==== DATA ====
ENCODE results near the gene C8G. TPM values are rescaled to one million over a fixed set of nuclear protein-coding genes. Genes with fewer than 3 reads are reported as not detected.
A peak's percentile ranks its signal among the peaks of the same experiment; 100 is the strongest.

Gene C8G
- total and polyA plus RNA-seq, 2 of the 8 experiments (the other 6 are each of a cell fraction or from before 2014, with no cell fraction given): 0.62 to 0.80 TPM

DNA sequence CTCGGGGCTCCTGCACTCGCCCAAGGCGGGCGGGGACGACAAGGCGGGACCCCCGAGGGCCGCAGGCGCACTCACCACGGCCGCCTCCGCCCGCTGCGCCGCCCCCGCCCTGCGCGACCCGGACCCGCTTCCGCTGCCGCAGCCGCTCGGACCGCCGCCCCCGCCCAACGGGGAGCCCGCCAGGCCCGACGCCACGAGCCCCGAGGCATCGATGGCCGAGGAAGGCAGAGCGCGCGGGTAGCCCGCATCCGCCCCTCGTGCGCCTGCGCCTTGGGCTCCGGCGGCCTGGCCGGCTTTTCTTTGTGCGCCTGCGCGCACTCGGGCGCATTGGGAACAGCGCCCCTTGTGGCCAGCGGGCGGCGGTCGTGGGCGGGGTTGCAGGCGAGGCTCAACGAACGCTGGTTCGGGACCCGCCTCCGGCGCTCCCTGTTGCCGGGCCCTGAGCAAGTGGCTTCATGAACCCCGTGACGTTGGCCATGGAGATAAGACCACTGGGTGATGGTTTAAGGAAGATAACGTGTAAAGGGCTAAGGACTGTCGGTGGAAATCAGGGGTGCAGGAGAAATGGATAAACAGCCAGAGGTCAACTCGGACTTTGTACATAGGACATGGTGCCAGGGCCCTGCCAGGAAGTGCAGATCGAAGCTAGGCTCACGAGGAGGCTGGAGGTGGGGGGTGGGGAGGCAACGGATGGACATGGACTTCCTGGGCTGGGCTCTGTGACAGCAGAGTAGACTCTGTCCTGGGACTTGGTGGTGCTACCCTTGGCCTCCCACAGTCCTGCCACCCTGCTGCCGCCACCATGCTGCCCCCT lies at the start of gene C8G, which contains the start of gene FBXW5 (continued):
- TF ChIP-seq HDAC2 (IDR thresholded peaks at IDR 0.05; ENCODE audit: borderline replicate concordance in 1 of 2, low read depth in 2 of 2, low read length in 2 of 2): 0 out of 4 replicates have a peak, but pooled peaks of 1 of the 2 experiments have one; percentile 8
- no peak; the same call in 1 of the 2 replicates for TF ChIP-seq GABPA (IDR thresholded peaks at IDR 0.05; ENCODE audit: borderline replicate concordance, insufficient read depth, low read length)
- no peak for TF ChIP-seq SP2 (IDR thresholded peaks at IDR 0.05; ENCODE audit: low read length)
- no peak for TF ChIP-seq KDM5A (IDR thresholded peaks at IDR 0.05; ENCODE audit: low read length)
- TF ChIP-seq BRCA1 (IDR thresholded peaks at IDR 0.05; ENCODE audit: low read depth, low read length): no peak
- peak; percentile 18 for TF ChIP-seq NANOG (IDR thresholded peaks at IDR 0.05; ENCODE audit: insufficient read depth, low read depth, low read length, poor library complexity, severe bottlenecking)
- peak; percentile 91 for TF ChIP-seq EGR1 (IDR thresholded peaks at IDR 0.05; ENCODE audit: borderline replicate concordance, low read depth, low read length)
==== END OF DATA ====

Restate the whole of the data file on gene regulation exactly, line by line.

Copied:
ENCODE results near the gene C8G. TPM values are rescaled to one million over a fixed set of nuclear protein-coding genes. Genes with fewer than 3 reads are reported as not detected.
A peak's percentile ranks its signal among the peaks of the same experiment; 100 is the strongest.

Gene C8G
- total and polyA plus RNA-seq, 2 of the 8 experiments (the other 6 are each of a cell fraction or from before 2014, with no cell fraction given): 0.62 to 0.80 TPM

DNA sequence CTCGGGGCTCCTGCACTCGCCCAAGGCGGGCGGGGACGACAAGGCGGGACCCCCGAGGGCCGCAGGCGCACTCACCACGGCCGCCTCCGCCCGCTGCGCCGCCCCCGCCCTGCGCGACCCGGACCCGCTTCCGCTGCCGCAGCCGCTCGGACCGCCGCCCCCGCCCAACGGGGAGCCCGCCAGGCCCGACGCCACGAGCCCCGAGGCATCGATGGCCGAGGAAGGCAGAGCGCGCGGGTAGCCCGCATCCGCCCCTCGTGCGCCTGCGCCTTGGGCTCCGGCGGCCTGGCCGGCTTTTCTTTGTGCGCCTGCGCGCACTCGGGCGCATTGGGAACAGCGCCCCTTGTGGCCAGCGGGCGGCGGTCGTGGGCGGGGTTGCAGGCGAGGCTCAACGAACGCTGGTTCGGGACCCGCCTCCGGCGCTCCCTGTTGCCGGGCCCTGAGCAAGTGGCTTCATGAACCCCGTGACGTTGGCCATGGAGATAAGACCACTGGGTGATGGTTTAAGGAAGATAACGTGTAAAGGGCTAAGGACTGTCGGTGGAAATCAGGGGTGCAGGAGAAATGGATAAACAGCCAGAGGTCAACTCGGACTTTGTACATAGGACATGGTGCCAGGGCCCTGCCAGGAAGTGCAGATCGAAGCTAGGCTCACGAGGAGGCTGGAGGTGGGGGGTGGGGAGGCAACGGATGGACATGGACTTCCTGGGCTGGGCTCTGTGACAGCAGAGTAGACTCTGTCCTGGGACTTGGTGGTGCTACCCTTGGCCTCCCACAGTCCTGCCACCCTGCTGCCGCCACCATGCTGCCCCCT lies at the start of gene C8G, which contains the start of gene FBXW5 (continued):
- TF ChIP-seq HDAC2 (IDR thresholded peaks at IDR 0.05; ENCODE audit: borderline replicate concordance in 1 of 2, low read depth in 2 of 2, low read length in 2 of 2): 0 out of 4 replicates have a peak, but pooled peaks of 1 of the 2 experiments have one; percentile 8
- no peak; the same call in 1 of the 2 replicates for TF ChIP-seq GABPA (IDR thresholded peaks at IDR 0.05; ENCODE audit: borderline replicate concordance, insufficient read depth, low read length)
- no peak for TF ChIP-seq SP2 (IDR thresholded peaks at IDR 0.05; ENCODE audit: low read length)
- no peak for TF ChIP-seq KDM5A (IDR thresholded peaks at IDR 0.05; ENCODE audit: low read length)
- TF ChIP-seq BRCA1 (IDR thresholded peaks at IDR 0.05; ENCODE audit: low read depth, low read length): no peak
- peak; percentile 18 for TF ChIP-seq NANOG (IDR thresholded peaks at IDR 0.05; ENCODE audit: insufficient read depth, low read depth, low read length, poor library complexity, severe bottlenecking)
- peak; percentile 91 for TF ChIP-seq EGR1 (IDR thresholded peaks at IDR 0.05; ENCODE audit: borderline replicate concordance, low read depth, low read length)